clock menu more-arrow no yes mobile

Filed under:

Francisco Lindor is so good at this

I, for one, and am enjoying Francisco Lindor making Indians ownership look like fools

Cleveland Indians v Detroit Tigers Photo by Duane Burleson/Getty Images

In the court of public opinion, players rarely come out on top. Maybe it’s started to shift in recent years, but for the majority of history players have been seen as the greedy ones driving up prices and demanding more money from those poor cash-strapped teams. At least that’s how “Larry from Wichita who will just hang up and listen” makes it sound when he calls in to yell at a local radio station.

That’s not the case with Francisco Lindor. While the Indians stumble through their second-straight offseason of PR misfire after PR misfire, Lindor is playing the Indians organization like a fiddle in the media and it is a sight to behold. Perfectly balancing his desire to stay in Cleveland with subtle nods towards the ineptitude of ownership, Frankie is doing everything off the field just as well as he does on it.

Despite the fact that he is, quite literally, just holding out for more money, he has set himself up in such a way that he is going to come out the winner in Cleveland’s eyes, even after he leaves for that gigantic payday he has every right to.

Speaking at this year’s Tribe Fest, which is happening now at the Huntington Convention Center, he continued a course that he started at last year’s All-Star break. An all out assault on our hearts, where he professes nothing but love for the city of Cleveland and the desire to return, should the team that drafted him bother to pony up the money and years.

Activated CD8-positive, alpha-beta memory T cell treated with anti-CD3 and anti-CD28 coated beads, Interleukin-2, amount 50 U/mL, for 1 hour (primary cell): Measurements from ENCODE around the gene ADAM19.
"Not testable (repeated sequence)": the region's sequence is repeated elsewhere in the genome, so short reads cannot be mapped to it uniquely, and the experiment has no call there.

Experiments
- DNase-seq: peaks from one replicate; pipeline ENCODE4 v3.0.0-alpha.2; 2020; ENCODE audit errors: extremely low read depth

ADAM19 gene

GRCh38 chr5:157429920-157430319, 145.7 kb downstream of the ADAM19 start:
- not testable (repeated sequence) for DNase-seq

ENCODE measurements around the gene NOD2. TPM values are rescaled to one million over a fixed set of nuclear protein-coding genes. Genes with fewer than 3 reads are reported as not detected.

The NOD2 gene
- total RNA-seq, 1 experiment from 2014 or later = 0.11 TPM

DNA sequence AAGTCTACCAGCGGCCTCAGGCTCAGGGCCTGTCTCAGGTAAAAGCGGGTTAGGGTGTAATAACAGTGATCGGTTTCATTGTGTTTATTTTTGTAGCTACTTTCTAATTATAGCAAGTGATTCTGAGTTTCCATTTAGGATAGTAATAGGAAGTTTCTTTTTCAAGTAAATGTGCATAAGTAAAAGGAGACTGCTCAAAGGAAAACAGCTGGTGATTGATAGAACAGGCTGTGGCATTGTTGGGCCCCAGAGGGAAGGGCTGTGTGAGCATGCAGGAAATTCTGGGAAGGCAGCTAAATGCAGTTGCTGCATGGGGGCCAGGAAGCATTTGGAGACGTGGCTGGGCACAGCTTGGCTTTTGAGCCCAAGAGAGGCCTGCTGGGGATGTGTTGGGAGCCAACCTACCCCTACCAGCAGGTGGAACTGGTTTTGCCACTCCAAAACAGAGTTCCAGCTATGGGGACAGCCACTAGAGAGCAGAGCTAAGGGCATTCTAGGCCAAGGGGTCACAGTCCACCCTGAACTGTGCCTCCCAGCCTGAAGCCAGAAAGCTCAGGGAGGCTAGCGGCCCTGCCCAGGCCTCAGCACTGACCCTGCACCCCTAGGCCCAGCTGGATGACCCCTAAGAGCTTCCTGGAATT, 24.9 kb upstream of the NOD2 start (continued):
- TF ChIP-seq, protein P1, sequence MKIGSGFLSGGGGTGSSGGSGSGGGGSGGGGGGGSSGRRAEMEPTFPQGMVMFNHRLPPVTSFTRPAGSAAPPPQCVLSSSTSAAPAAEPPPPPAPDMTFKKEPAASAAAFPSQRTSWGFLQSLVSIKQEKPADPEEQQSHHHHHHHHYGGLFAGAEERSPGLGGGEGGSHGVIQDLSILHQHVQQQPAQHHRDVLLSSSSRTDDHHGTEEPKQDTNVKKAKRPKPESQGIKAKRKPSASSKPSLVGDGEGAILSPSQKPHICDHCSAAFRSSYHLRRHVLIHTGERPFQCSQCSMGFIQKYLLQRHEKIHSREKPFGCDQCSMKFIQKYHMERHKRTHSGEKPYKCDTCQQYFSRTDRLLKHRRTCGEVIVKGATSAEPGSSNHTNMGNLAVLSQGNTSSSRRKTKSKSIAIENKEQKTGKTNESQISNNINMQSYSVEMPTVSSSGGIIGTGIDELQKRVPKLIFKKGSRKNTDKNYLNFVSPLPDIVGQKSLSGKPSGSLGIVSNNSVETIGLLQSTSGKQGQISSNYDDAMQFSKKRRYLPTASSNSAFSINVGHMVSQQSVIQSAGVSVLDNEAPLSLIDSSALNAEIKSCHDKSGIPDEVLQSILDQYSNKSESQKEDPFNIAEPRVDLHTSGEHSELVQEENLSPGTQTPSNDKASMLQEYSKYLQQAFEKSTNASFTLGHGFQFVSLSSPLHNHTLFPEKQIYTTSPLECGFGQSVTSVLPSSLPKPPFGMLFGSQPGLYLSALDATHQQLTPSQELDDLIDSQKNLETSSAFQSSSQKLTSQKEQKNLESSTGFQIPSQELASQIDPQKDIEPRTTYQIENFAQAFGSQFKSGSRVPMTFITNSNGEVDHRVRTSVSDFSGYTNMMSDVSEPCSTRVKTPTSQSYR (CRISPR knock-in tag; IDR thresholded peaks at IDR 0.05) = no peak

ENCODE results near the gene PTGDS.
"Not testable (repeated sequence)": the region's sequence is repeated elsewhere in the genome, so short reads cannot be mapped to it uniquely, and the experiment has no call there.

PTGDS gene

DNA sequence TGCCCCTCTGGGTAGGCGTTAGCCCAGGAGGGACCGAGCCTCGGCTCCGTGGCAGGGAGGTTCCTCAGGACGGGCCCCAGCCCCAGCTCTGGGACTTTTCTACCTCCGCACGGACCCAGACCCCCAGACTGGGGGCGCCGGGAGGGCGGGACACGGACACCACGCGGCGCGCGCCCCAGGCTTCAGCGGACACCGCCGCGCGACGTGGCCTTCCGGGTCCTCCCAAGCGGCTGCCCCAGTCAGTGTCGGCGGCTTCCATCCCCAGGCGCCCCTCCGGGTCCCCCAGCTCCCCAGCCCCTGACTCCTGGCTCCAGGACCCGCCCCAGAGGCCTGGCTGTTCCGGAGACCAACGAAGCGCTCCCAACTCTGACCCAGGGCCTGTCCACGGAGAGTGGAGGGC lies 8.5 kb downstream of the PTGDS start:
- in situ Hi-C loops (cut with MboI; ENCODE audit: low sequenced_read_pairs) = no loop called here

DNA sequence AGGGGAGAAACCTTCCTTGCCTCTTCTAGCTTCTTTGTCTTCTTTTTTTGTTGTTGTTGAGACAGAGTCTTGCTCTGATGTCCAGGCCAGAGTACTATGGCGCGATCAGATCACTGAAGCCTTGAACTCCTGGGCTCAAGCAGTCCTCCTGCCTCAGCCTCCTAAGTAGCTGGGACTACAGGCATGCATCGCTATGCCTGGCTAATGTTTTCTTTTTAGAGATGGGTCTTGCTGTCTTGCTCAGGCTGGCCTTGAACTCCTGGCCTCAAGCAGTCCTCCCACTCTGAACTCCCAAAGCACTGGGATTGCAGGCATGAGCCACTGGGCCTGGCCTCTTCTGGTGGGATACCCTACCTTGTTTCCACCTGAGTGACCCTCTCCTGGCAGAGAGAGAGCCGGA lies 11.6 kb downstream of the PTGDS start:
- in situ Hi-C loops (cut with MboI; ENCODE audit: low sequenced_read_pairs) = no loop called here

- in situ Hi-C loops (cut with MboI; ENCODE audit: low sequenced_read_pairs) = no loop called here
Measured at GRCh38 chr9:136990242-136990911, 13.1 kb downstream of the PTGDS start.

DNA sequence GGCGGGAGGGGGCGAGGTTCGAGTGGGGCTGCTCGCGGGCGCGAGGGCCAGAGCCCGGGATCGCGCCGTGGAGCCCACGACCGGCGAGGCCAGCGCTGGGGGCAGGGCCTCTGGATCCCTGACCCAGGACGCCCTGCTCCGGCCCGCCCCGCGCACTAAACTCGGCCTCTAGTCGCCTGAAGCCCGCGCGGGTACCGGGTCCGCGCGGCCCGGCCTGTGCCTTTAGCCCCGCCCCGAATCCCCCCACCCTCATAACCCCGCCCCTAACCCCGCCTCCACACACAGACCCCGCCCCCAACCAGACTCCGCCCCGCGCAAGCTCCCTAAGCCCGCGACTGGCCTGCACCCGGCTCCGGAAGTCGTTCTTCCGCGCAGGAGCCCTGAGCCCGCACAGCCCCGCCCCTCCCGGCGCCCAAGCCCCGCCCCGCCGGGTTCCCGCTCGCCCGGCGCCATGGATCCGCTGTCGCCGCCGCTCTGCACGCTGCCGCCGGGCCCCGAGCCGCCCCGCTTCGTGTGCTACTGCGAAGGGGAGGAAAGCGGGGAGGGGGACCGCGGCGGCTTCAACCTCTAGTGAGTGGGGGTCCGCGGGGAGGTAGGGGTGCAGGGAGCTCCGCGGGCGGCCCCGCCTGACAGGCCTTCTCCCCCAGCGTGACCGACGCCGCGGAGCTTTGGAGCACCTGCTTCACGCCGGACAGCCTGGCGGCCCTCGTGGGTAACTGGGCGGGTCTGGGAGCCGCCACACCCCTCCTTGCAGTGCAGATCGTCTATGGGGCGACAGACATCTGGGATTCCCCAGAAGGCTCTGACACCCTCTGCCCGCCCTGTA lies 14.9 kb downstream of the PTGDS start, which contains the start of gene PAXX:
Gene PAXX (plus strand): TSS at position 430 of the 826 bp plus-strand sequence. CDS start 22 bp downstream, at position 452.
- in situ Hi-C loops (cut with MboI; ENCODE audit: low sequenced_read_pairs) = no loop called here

From 92.3 The Fan:

“Because they haven’t offered me the right thing,” the four-time All-Star said at the Huntington Convention Center in downtown Cleveland. “We want to make sure we get paid for a long time. We want to be in this game for a long time. Do I feel like when I’m 37, am I going to be down with my playing level? No, I don’t think so. The way I work, and the way we all work, I’d don’t think we’re going to be down. I don’t think our production numbers will be down just because we’re 37.”

“I would love to be in Cleveland. I love Cleveland. This is a home,” he said with his patented smile. “This is a great city. There are great fans and we’ve got a good team and a great group of guys. The front office is good. The coaching staff is good. Everybody, the clubbies, everybody that’s involved with the Indians’ organization — it’s great and I love it here. This is where I came up and I’m extremely comfortable here.”

In case you were confused about whether or not he knows the Indians are slashing payroll, he most certainly is aware.

“Our payroll last year was ($120 million). There’s money,” Lindor said. “Is it what the Indians are trying to do? Who knows? It’s different. But there’s money out there. There are no teams out there with $10 million payrolls. There’s money.”

Of course the money is there, Frankie. Of course it is.

He also goes on to say he’s not “money driven” but “championship driven” which is probably true until a half dozen Brinks trucks pull up and drop off a half-billion in cash (or however these transactions go, I’m just guessing). But, hell, more power to him. He may very well love Cleveland, or it might just be another city that allows him to play the game he loves and make boat loads money. Either way, he’s done his half of the bargain in giving his all to the city and the organization, and now it’s the Indians’ turn to return the favor and keep him in that city and organization as long as they can.